Content selection server 104 may use information associated with a user identifier to select relevant content for the represented user, if the user has opted in to the functionality of content selection server 104. For example, content selection server 104 may analyze history data associated with a user identifier to determine one or more potential interest categories for the user identifier. History data may be any data associated with a user identifier that is indicative of an online event (e.g., visiting a webpage, interacting with presented content, conducting a search, making a purchase, downloading content, etc.). Content selection server 104 may select content to be provided in conjunction with other content by client 102 (e.g., as part of a displayed webpage, as a pop-up, within a video game, within another type of application, etc.).

In various implementations, content selection server 104 may receive history data indicative of one or more online events associated with a user identifier. In implementations in which a content tag causes client 102 to request content from content selection server 104, such a request may include a client identifier for client 102 and/or additional information (e.g., the webpage being loaded, the referring webpage, etc.). Content selection server 104 may store such data to record a history of online events associated with a user identifier. In some cases, client 102 may provide history data to content selection server 104 without first executing a content tag. For example, client 102 may periodically send history data to content selection server 104 or may do so in response to receiving a command from a user interface device. In some implementations, content selection server 104 may receive history data from content sources 108, 110. For example, content source 108 may store history data regarding web transactions with client 102 and provide the history data to content selection server 104.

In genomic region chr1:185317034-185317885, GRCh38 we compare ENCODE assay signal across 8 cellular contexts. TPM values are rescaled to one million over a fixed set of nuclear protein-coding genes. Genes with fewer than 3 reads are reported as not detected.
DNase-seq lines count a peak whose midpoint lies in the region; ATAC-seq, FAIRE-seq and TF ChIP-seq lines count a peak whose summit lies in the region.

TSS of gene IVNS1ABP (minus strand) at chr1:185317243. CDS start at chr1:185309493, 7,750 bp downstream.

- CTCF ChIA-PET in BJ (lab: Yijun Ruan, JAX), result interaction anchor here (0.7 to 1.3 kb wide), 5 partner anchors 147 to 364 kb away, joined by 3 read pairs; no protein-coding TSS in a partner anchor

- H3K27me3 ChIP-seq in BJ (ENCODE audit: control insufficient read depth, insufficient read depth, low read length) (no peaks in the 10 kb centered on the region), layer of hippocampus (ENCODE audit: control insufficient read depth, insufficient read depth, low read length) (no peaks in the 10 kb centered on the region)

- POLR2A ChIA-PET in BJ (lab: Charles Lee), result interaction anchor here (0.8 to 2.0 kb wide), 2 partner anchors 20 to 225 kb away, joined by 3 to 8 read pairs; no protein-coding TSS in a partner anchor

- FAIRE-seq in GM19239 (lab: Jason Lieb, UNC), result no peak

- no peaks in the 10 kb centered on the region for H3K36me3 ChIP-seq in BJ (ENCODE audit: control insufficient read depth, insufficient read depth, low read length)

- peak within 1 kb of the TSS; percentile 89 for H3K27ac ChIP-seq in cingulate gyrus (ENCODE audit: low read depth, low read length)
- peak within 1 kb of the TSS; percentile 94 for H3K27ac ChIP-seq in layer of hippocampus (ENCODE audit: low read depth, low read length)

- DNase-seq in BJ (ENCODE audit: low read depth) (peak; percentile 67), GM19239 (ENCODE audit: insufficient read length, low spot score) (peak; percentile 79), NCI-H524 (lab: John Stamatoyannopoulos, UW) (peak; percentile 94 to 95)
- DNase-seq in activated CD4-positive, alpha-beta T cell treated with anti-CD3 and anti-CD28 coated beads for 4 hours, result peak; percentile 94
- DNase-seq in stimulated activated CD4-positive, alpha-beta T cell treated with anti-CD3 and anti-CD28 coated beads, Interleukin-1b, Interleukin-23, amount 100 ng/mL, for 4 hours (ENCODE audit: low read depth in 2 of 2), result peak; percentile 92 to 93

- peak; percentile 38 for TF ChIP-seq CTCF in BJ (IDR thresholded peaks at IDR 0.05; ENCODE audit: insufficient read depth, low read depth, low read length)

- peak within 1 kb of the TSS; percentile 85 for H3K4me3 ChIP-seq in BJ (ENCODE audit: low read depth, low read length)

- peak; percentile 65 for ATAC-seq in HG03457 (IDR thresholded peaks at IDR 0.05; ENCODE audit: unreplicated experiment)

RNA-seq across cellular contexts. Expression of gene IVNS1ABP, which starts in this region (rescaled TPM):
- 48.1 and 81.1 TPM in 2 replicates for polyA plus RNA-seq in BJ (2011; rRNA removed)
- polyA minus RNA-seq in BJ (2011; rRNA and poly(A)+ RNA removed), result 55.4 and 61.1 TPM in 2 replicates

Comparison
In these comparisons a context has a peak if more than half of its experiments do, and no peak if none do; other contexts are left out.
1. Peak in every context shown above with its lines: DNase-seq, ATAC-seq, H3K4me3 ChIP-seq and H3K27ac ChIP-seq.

Content selection server 104 may generate a likelihood value by analyzing history data for a user identifier. In various implementations, the likelihood value may represent the likelihood of an online event occurring, should certain content be provided to a device associated with the user identifier. For example, the likelihood value may represent the likelihood that the user of client 102 will click on a content selected by content selection server 104. In some implementations, the likelihood value may be a probability of the online event occurring. For example, a likelihood value of 0.30 may represent a 30% chance that a user will click on an image selected by content selection server 104. In various implementations, identified characteristics of the history data may be used with a machine learning model to generate the likelihood value. For example, a Bayesian network, neural network, regression model, logistics regression model, or similar form of machine learning model may be used to generate a likelihood value. In other implementations, a value indicative of how unlikely an event is to occur may be used instead of a likelihood value (e.g., there may be a 70% chance that a user will not click on an image selected by content selection server 104).

A likelihood value may be generated based in part on one or more identified interest categories for a user identifier (e.g., a theme or topic of received content). In some cases, content selection server 104 may analyze history data for the user identifier to identify one or more interest categories and online events relating to the interest categories. For example, a user interested in philately may perform a number of searches for “stamps,” “stamp collecting,” and “stamp preservation.” In such a case, history data associated with the user's identifier may be analyzed by content selection server 104 to identify philately as a potential interest category. Content selection server 104 may also identify the strength of the interest, in some cases. For example, ten visits per day to philately-related webpages may indicate a stronger interest than only two visits per day. Thus, a user having a strong interest in philately may have a higher likelihood of selecting a hotlinked image of a stamp than a user that has only a weak interest in the hobby.